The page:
I’ve always wondered how Gary Guzman felt about replacing legendary Kapaun Mount Carmel football coach Ed Kriwiel all those years ago.
Somebody had to do it. But Guzman was just 31 when he took over for Kriwiel in 1991 after seven years as a Crusaders assistant.
Now 54, Guzman has settled in as a long-time head coach, in his 23rd season and leading a 7-1 Maize team into a Class 6A district game Friday at Hutchinson.
But 22 years ago, he was too naive to be scared about the bite he was taking.
Replacing Ed Kriwiel?
“I happened to be in the right place at the right time,” Guzman said.
Then he followed up with, “I guess.”
Refreshingly candid, Guzman said he was not ready to be a head coach, let alone trying to replace a coach who had won nine state championships and 204 games in 32 seasons at Kapaun. Not to mention the 93 games Kriwiel won at West from 1953-66. Kriwiel’s shadow cast long and far.
“I’m not sure that following a legend like Coach Kriwiel is a good thing,” Guzman said. “I was very young and there was a lot of pressure. I didn’t have the experience I needed at the time.”
In fact, Guzman pleaded with Kriwiel, who had been instructed to retire from coaching because of a heart condition, to stay on just a while longer.
“I told him I needed a little more time to learn from him,” Guzman said. “But he had doctor’s orders to get out of it.”
And Guzman was the coach to follow Kriwiel. Good luck with that.
He never achieved the kind of success Kriwiel had with the Crusaders, but Guzman did coach at Kapaun for 14 seasons, compiling a 73-56 record. Then he took over for another respected coach, Dan Johnson, at Southeast. In six seasons there, he was 27-31.
Maize doesn’t have the football history of Kapaun or Southeast, but the Eagles play in Division I of the Ark Valley-Chisholm Trail League. So this coaching gig is no day at the beach, either.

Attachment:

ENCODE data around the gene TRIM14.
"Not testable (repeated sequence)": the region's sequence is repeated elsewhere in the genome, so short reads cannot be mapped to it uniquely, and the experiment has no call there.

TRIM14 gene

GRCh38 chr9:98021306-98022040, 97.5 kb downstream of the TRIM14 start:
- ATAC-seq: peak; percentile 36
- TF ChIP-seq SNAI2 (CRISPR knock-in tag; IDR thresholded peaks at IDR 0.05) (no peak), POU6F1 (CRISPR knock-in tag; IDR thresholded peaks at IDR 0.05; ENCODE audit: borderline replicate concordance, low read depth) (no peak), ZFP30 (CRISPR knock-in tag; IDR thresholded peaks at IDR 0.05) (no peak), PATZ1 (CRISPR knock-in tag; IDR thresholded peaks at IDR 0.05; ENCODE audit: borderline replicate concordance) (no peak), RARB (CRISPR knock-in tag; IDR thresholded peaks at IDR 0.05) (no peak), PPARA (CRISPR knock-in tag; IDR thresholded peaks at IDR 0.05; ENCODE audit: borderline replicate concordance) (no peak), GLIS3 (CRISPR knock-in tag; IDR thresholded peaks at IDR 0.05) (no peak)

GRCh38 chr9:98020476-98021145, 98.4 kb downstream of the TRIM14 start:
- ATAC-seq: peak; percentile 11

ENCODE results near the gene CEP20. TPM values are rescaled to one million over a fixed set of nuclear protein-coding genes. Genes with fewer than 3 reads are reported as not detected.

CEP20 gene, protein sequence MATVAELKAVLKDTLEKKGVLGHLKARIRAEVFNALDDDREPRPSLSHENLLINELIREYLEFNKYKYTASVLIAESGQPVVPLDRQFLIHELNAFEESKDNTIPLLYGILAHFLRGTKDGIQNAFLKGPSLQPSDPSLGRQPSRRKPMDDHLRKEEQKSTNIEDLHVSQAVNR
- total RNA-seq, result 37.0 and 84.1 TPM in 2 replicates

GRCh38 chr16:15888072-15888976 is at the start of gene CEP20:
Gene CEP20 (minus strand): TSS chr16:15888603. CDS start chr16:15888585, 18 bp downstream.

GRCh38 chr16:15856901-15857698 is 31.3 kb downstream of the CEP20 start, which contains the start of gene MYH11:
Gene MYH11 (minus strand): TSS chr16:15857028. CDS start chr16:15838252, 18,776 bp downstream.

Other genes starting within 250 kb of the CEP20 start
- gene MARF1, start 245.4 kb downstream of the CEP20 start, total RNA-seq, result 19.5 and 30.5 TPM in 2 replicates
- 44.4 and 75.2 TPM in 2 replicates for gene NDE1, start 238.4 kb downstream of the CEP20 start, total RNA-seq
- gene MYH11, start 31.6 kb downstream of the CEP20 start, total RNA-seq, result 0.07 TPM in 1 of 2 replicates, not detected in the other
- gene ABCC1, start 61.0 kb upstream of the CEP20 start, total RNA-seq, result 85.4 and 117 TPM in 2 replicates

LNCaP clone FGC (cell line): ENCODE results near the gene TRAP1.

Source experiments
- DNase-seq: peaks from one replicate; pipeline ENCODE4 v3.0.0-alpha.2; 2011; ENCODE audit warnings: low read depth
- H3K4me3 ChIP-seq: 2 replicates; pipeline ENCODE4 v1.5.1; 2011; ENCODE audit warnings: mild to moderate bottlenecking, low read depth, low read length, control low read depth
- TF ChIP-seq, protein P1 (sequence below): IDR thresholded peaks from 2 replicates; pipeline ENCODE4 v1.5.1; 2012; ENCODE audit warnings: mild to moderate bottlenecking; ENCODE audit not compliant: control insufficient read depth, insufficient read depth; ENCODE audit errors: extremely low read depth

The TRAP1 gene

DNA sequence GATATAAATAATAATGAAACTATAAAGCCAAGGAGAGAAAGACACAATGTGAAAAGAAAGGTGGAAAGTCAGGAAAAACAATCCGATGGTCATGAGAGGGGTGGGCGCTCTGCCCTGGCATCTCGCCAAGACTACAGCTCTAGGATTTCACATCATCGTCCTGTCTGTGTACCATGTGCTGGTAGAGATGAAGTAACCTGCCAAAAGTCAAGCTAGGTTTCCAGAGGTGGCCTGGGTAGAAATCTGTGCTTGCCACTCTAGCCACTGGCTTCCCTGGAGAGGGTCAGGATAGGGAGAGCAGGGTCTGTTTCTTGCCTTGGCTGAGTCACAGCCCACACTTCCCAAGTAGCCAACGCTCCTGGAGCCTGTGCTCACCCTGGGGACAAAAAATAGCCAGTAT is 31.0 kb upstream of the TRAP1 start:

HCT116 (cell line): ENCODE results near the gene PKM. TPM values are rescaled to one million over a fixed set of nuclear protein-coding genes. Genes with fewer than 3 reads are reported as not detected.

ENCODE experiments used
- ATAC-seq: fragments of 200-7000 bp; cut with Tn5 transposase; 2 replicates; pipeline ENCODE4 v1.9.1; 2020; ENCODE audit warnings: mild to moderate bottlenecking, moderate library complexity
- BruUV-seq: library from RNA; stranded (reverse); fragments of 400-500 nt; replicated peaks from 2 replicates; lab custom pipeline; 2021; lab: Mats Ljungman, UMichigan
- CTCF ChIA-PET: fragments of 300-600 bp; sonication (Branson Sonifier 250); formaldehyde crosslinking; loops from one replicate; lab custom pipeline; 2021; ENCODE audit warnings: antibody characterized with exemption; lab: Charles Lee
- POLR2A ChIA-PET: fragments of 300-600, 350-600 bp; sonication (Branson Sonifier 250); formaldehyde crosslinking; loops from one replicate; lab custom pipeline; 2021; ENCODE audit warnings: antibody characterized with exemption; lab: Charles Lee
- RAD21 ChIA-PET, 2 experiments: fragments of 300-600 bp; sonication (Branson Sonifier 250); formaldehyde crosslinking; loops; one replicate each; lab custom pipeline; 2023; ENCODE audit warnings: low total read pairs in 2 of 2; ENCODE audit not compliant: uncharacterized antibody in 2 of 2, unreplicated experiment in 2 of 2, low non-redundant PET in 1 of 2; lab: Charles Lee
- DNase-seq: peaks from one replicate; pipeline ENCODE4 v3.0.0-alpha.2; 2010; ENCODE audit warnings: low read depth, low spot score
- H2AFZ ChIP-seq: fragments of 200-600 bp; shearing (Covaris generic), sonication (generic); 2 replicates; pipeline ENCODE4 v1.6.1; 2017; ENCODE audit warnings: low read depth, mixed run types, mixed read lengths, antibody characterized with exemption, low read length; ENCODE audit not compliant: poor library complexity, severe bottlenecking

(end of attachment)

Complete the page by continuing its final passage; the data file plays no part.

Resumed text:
Maize, though, is 7-1 and one of the most explosive teams in the state.
Quarterback Connor Lungwitz has completed 103 of 176 pass attempts for 1,422 yards and 21 touchdowns while throwing only five interceptions.
Receivers Kendall Stewart and Kevan Jobe have combined for 58 catches, 932 yards and 13 touchdowns. And running back Chase White has rushed for 1,446 yards on 150 carries. He has 14 rushing touchdowns and four more receiving TDs to go with 23 catches good for 230 yards.
“Our big question mark coming into the year was our offensive line,” Guzman said. “We had to replace four kids from that unit from last season and I don’t think we were really sure how that was going to pan out.”
No team outside of Derby has been able to stop the Eagles, who are having their best season since losing in the second round of the playoffs in 2006 and finishing 8-3.
Guzman, in his third season at Maize, has found a comfort zone.
It’s not that he wasn’t comfortable at Kapaun or Southeast. He was. But the weight of past successes at those schools was enormous and neither approached its past glory under Guzman.
There’s far less past glory at Maize and the Eagles have improved steadily since Guzman took over. He learned from Kriwiel to give others credit, he said, so he is careful to point out that the credit for the team’s offense goes to the players and to offensive coordinator Victor Mercado.
“Every week in this league is pressure-packed,” Guzman said. “There’s no letting up. We know that regardless of their record right now (4-4), Hutchinson is Hutchinson. We have a great deal of respect for Randy Dreiling and his staff.”
Guzman is in a good place. Maize is one of the most interesting teams in the state and he long ago learned about himself as a head coach.
“People I knew at the time told me I might never get another chance to be Kapaun’s coach,” Guzman said. “The years I was on Ed’s staff were seven of the most enjoyable years of my life. I learned a lot about football during those years, but I also know there was a lot more for me to learn.”
If he had it to do all over again, Guzman said, he probably wouldn’t try to become the coach to replace a legend. But he did and he made the best of a difficult situation.
“It felt good knowing that Coach Kriwiel believed in me and had confidence in me,” Guzman said. “But deep down inside I just didn’t feel like I was ready. That first year was a struggle. It was very difficult for me.’’
After back-to-back 9-2 seasons, Kapaun dropped to 2-7 in 1991, Guzman’s first season. But they steadily improved after that and Guzman led Kapaun to 10 winning seasons in his 14 years.
He wasn’t Ed Kriwiel, but he already knew that.